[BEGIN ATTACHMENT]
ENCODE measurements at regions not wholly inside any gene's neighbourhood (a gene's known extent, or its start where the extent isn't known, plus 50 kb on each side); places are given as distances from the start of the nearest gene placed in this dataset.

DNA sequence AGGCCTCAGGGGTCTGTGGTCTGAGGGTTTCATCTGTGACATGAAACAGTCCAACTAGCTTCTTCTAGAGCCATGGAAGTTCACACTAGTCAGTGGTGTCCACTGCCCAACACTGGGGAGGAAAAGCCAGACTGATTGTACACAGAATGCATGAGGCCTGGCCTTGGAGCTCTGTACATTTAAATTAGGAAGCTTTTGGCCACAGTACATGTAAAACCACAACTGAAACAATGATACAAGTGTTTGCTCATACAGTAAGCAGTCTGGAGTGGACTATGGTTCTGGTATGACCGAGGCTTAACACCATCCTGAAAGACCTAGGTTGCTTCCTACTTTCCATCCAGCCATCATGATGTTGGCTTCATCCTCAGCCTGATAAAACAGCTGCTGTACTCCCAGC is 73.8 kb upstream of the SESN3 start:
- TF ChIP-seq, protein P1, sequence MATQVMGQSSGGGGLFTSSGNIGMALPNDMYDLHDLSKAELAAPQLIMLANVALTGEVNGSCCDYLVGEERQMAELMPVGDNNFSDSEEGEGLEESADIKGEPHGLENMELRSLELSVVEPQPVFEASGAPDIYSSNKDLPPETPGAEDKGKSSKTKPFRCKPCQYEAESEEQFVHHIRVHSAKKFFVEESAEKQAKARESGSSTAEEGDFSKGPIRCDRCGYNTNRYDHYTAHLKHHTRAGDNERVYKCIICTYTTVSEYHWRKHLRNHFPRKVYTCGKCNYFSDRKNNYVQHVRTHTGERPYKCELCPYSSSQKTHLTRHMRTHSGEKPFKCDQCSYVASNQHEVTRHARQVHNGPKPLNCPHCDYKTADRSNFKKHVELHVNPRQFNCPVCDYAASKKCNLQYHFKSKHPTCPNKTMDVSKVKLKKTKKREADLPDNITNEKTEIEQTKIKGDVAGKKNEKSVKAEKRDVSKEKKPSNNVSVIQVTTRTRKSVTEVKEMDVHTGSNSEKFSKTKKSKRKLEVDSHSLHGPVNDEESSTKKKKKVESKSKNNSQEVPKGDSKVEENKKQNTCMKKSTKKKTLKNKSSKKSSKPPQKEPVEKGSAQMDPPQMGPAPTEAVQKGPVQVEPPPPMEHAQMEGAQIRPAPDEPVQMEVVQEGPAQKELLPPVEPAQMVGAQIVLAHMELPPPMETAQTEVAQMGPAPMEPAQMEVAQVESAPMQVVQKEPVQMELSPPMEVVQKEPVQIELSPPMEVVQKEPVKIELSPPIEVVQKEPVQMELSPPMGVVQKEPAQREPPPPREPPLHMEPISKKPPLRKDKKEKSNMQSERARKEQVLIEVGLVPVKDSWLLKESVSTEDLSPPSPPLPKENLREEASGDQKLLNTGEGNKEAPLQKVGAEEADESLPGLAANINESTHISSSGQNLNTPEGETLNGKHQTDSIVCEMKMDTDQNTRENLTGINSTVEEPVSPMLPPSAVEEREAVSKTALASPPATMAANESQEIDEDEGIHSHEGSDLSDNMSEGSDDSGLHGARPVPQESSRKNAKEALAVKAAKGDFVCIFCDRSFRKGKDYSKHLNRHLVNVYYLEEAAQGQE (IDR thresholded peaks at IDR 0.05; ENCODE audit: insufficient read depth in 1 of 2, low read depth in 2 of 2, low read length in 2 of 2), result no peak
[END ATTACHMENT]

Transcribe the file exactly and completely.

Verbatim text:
ENCODE measurements at regions not wholly inside any gene's neighbourhood (a gene's known extent, or its start where the extent isn't known, plus 50 kb on each side); places are given as distances from the start of the nearest gene placed in this dataset.

DNA sequence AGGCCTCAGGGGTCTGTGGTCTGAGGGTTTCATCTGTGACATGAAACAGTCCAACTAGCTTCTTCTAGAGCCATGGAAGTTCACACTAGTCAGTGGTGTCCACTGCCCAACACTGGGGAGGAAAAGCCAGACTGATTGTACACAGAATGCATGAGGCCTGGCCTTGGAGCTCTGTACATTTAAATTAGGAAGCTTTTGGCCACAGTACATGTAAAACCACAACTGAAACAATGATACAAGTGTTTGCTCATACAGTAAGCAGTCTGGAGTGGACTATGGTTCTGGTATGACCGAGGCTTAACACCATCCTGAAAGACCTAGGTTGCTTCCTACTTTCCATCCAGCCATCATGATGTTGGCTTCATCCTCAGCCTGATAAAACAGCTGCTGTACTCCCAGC is 73.8 kb upstream of the SESN3 start:
- TF ChIP-seq, protein P1, sequence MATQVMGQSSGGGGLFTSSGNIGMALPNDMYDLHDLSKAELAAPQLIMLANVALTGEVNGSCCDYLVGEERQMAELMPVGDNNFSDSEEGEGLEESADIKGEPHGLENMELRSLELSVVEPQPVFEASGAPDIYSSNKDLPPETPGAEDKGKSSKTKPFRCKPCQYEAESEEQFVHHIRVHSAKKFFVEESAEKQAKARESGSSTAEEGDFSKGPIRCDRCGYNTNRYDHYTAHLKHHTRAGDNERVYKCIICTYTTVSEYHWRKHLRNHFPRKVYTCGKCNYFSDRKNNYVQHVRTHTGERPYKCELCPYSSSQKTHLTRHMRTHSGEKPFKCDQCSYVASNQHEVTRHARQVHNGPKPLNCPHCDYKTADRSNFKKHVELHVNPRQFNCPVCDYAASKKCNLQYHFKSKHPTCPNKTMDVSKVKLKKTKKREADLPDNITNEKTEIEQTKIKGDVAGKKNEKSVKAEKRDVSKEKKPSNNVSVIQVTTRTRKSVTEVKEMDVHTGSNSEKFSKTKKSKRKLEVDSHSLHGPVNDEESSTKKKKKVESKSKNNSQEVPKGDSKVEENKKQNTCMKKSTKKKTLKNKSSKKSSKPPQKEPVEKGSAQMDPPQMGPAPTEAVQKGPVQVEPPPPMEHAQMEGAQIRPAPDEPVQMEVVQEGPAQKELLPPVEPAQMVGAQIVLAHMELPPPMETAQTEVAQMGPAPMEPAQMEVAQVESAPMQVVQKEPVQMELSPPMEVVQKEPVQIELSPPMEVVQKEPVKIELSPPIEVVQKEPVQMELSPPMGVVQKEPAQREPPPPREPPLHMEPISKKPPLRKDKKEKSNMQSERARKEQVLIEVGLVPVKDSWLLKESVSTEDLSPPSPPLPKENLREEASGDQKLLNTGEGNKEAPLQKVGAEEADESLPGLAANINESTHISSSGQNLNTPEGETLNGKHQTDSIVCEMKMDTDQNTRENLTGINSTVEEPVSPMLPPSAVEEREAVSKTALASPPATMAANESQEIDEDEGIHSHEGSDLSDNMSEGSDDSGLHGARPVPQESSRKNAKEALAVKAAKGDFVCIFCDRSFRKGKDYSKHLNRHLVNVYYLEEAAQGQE (IDR thresholded peaks at IDR 0.05; ENCODE audit: insufficient read depth in 1 of 2, low read depth in 2 of 2, low read length in 2 of 2), result no peak